Growing dairy profit margins on the heels of strong export demand are giving producers more opportunities to improve and repair farm equipment and facilities, according to Mike Schultz, a Purdue Extension dairy specialist.
While Mexico continues to be the largest buyer of dairy products exported from the U.S., growing demand in Southeast Asia for powdered milk and whey has helped boost on-farm profits. That, coupled with lower feed prices, has put dairy farmers into better financial positions than what they've seen in recent years.
"These improved margins really provide an opportunity for producers to keep up on the things they've had to delay," Mike Schutz says. "That could mean doing facility or equipment repairs or even installing new and improved milking equipment that could ultimately lead to higher milk quality premiums - anything you can do to save on labor costs and improve operation efficiency."
Dairy producers since 2009 have faced a lot of volatility in milk prices. Between 2004 and 2008, record profits encouraged dairy farmers to expand the national herd at a rapid rate. But when global recession struck, the bottom fell out of the U.S. dairy markets, leaving producers with an abundance of cattle and more dairy products than they could sell. That resulted in a nearly 50 percent decrease in dairy prices almost overnight.
Prices have rebounded since then. According to Schutz, milk prices in 2013 were the most stable they've been since 2000. But feed prices remained high for much of the year because of short supplies from the drought of 2012. It wasn't until late 2013 that feed prices started to come down as new grain and forage crops were harvested.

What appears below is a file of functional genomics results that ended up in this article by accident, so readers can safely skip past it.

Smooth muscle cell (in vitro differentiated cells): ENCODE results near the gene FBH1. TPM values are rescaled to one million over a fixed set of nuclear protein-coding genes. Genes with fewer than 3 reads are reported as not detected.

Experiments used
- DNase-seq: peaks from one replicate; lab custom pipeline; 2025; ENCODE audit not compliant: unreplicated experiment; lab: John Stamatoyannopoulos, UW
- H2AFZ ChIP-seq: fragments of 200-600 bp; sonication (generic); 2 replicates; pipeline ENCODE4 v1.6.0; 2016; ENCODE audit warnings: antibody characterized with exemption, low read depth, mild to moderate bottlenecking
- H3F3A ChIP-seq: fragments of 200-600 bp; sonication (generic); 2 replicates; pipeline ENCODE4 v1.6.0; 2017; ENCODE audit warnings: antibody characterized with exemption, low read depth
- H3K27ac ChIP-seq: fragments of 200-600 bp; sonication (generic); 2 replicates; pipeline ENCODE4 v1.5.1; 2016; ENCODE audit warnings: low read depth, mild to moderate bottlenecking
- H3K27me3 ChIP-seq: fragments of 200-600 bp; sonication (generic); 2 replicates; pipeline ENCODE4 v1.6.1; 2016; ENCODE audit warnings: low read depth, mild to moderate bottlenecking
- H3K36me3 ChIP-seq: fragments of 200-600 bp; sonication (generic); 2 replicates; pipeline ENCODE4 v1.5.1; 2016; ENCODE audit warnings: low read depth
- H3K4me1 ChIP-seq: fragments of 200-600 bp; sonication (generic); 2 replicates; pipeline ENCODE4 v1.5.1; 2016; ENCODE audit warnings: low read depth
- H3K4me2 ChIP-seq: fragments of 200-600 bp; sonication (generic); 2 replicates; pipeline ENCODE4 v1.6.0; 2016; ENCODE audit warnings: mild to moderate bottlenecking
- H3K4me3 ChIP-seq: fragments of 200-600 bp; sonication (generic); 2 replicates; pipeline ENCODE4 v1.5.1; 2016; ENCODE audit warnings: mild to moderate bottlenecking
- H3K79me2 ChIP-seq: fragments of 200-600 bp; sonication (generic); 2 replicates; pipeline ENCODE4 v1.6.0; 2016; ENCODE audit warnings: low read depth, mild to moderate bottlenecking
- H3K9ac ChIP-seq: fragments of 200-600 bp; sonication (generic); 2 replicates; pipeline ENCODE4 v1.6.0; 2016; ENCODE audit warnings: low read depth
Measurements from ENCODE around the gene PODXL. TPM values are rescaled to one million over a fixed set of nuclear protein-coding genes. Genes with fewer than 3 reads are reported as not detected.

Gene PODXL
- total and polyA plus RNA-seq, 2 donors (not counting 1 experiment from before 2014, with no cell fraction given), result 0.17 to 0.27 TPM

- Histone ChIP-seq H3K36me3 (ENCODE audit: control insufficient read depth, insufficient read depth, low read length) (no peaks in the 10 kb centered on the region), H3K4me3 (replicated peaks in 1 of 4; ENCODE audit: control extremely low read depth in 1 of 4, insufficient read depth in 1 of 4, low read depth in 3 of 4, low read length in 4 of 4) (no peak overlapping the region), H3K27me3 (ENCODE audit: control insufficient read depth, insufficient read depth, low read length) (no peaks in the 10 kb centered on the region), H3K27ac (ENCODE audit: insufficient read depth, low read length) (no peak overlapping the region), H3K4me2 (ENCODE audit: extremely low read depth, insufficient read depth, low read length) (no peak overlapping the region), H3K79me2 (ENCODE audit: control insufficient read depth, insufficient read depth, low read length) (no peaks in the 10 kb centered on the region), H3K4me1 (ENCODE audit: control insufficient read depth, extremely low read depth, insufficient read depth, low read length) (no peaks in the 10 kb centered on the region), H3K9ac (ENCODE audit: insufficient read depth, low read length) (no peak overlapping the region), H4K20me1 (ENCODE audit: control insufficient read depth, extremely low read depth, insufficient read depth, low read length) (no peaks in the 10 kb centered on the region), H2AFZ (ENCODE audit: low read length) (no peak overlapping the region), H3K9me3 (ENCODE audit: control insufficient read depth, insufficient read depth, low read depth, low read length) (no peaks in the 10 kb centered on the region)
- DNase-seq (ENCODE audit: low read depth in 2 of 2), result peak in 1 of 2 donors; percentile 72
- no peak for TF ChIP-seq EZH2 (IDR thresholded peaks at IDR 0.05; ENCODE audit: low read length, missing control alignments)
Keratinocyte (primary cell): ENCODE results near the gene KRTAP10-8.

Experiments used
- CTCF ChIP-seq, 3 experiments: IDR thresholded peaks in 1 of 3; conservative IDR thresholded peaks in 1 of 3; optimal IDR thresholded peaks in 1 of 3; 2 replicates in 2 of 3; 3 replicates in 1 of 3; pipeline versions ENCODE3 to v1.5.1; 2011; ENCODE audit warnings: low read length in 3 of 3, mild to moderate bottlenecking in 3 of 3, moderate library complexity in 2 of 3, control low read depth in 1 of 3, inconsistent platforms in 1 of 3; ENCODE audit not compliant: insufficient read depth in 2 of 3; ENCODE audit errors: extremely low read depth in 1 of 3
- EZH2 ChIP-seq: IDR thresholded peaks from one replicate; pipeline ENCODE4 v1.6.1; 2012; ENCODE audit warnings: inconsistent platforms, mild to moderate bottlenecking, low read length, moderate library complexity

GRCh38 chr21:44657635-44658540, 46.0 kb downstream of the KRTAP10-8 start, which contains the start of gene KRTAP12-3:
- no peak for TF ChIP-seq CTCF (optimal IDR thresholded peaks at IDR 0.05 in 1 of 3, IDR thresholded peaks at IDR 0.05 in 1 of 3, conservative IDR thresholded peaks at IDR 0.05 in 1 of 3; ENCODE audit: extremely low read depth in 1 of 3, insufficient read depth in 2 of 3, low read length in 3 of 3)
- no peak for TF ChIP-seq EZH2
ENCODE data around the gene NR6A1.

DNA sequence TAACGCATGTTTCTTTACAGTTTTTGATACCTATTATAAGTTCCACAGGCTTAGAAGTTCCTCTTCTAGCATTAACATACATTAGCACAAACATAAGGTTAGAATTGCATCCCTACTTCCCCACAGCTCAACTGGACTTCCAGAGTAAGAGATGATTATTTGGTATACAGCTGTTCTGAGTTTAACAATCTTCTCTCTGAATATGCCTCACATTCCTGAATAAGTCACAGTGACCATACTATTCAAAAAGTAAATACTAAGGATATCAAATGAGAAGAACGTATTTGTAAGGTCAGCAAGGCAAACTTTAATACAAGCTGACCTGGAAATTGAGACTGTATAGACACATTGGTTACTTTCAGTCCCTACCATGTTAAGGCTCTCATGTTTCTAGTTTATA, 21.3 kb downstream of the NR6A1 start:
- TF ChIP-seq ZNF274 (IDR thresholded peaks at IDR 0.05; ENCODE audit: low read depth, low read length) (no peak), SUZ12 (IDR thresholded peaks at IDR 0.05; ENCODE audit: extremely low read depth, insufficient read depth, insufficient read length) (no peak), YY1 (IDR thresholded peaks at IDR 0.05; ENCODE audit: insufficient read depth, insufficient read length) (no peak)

"While dairy producers certainly welcomed the reasonably stable milk and dairy product prices last year, high feed costs still resulted in tight margins," Schutz said. "A large 2013 corn crop in the eastern Corn Belt, along with moderating demand for ethanol production, has driven down feed prices."
Another reason U.S. dairy margins are improving is that producers in Australia and New Zealand, both major dairy production countries, aren't able to expand quickly enough to meet the demands of Southeast Asian markets.
"U.S. exports to Southeast Asia, especially China, are growing because the Asian demand exceeds the expansion rates in Australia and New Zealand," Schutz says.
Although this is good news for U.S. producers, Schutz points out that they still need to be cautious.
"Nothing right now leads us to believe the bottom will fall out of the dairy market in the near future unless something changes internationally," he says. "But at this point, we also can't forecast whether herd expansion would be a safe investment."